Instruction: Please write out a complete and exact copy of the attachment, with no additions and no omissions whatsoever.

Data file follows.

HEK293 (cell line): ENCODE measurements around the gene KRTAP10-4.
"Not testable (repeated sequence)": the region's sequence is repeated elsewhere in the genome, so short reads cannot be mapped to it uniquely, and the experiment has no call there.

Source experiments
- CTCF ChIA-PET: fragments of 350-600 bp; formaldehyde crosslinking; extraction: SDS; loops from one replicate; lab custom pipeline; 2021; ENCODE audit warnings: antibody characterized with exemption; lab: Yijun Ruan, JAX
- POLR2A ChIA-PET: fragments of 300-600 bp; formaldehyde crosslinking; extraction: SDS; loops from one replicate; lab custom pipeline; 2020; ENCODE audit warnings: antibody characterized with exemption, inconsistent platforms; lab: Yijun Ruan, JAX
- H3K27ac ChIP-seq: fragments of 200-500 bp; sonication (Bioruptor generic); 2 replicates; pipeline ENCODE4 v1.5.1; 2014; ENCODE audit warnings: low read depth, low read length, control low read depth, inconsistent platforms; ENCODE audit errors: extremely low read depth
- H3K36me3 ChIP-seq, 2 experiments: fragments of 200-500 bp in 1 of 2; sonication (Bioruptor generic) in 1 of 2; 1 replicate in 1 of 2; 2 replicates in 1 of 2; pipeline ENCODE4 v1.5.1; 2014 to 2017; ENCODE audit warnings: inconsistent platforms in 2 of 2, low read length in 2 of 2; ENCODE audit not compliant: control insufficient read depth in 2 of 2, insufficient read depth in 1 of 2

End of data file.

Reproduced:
HEK293 (cell line): ENCODE measurements around the gene KRTAP10-4.
"Not testable (repeated sequence)": the region's sequence is repeated elsewhere in the genome, so short reads cannot be mapped to it uniquely, and the experiment has no call there.

Source experiments
- CTCF ChIA-PET: fragments of 350-600 bp; formaldehyde crosslinking; extraction: SDS; loops from one replicate; lab custom pipeline; 2021; ENCODE audit warnings: antibody characterized with exemption; lab: Yijun Ruan, JAX
- POLR2A ChIA-PET: fragments of 300-600 bp; formaldehyde crosslinking; extraction: SDS; loops from one replicate; lab custom pipeline; 2020; ENCODE audit warnings: antibody characterized with exemption, inconsistent platforms; lab: Yijun Ruan, JAX
- H3K27ac ChIP-seq: fragments of 200-500 bp; sonication (Bioruptor generic); 2 replicates; pipeline ENCODE4 v1.5.1; 2014; ENCODE audit warnings: low read depth, low read length, control low read depth, inconsistent platforms; ENCODE audit errors: extremely low read depth
- H3K36me3 ChIP-seq, 2 experiments: fragments of 200-500 bp in 1 of 2; sonication (Bioruptor generic) in 1 of 2; 1 replicate in 1 of 2; 2 replicates in 1 of 2; pipeline ENCODE4 v1.5.1; 2014 to 2017; ENCODE audit warnings: inconsistent platforms in 2 of 2, low read length in 2 of 2; ENCODE audit not compliant: control insufficient read depth in 2 of 2, insufficient read depth in 1 of 2